Read the rest at the Guardian

April 24, 2005:

Bush credits Mideast progress to Iraq war

Two years after his much-maligned "mission accomplished" speech aboard the aircraft carrier Abraham Lincoln, President Bush and his foreign policy team are trumpeting developments in the Middle East as a vindication of his Iraq policy.

The orderly selection of a new government in Iraq, the announced departure of Syrians from Lebanon, the election of a new Palestinian leader, and elections in Egypt and Saudi Arabia have breathed life into a foreign policy that many predicted would be the president's undoing.

Hardly a day goes by without Bush, Secretary of State Condoleezza Rice or another senior administration official speaking publicly about the "march of freedom" and the success of the Iraq invasion in securing peace.

"There's a movement toward freedom around the world," Bush said in an interview with a Lebanese television station this past week. "I believe that a true free society, one that self-governs, one that listens to the people, will be a peaceful society -- not an angry society.''

The notion that the world is more peaceful as a result of the U.S. invasion, let alone that the mission was a success, is far from universally accepted.

In the two years since Bush declared an end to "major combat operations," thousands of Iraqis and nearly 1,500 Americans have been killed; U.S. taxpayers have spent more than $200 billion to secure the peace; troops discovered no weapons of mass destruction, which was the principal reason stated by Bush to justify the attack; and a majority of Americans now say they disapprove of the president's handling of Iraq.

Read the rest at the SF Chronicle

April 24, 2006:

U.S. troops train, warily monitor Iraqi forces

BAGHDAD, Iraq - U.S. troops aren’t just training Iraqi forces, they’re also keeping an eye on them, watching for signs they could be moonlighting in the Shiite death squads that target Sunnis.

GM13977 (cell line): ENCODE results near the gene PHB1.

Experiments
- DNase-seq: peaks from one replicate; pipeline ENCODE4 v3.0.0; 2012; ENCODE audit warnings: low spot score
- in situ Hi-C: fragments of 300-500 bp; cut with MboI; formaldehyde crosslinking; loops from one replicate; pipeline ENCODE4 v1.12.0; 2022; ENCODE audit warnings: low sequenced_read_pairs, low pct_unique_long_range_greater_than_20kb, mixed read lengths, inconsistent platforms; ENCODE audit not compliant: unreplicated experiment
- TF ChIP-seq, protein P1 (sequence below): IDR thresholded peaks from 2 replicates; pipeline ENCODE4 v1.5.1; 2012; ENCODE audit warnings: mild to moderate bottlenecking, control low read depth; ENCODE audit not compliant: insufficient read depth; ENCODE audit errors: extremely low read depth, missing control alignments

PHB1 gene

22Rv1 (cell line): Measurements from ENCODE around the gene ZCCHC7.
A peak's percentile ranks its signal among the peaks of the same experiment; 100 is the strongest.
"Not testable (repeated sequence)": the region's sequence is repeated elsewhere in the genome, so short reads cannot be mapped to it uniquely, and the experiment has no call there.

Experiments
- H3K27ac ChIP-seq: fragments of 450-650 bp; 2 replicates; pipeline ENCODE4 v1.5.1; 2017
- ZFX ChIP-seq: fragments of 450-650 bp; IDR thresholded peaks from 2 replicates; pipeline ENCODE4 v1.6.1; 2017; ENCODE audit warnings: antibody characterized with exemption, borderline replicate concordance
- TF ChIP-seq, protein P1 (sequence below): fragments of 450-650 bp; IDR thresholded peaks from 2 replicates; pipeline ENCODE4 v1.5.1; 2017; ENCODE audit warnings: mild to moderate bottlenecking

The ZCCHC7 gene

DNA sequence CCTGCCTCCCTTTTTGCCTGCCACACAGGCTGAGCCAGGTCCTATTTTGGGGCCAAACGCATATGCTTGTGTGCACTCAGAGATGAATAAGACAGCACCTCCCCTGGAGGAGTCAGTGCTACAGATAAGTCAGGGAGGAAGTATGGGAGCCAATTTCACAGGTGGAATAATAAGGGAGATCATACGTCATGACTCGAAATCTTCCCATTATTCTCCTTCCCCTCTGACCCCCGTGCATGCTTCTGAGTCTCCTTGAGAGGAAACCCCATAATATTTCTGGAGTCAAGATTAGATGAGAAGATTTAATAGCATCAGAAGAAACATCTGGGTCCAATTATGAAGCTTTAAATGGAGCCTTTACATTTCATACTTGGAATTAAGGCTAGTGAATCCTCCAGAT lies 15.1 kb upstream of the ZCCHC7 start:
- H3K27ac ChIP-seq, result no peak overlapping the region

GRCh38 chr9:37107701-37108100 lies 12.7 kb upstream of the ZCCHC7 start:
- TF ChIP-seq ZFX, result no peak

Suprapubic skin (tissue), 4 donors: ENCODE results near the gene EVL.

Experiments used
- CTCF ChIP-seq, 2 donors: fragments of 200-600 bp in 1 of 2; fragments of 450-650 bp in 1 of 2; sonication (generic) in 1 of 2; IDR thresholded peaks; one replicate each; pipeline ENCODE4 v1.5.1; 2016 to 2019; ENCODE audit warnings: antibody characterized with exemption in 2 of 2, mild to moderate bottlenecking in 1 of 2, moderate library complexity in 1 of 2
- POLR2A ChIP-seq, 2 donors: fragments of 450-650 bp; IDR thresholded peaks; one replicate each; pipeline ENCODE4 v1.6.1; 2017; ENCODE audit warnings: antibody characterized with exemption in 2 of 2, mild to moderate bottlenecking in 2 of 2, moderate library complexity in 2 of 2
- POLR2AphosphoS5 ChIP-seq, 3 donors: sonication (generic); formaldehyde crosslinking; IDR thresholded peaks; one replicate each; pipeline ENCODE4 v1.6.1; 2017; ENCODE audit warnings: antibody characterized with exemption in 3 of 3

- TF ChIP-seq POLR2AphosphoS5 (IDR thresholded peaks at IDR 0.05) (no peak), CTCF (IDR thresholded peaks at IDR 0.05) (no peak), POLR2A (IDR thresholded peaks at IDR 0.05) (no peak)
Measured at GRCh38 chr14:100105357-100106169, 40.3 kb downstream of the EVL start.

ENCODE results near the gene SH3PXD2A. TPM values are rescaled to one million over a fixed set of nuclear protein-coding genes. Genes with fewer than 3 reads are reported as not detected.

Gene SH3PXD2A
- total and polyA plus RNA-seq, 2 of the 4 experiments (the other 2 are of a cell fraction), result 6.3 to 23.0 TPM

Bound and tortured bodies — both Sunni and Shiite — turn up every day in the capital, dumped in the streets. Sunni Arabs say their people are the victims of Shiite militiamen who have infiltrated government forces, especially paramilitary commando units of the Shiite-led Interior Ministry.

In Dora, one of the Baghdad’s most violent neighborhoods with a mix of Sunnis and Shiites, U.S. troops working with Interior Ministry units say they can feel the Sunni mistrust.

“There’s a fear that when (the Interior Ministry) comes in, it may not be on a legitimate mission, unless they’re with us,” said Lt. Col. Greg Butts, commander of the 2nd Battalion, 506th Regimental Combat Team, 101st Airborne Division that oversees Dora.

Gaining public acceptance of the Interior Ministry commandos, recently renamed the “National Police,” has become a priority for U.S. forces. American commanders plan eventually to hand over counterinsurgency operations in large swaths of Baghdad and other cities, including Samarra, to the Interior Ministry as part of the broad effort to move U.S. troops into a background role — and eventually out of Iraq.

Read the rest at Newsweek